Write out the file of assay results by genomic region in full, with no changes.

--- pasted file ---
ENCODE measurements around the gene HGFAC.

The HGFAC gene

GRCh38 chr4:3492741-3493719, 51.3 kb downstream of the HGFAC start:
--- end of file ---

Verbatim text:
ENCODE measurements around the gene HGFAC.

The HGFAC gene

GRCh38 chr4:3492741-3493719, 51.3 kb downstream of the HGFAC start: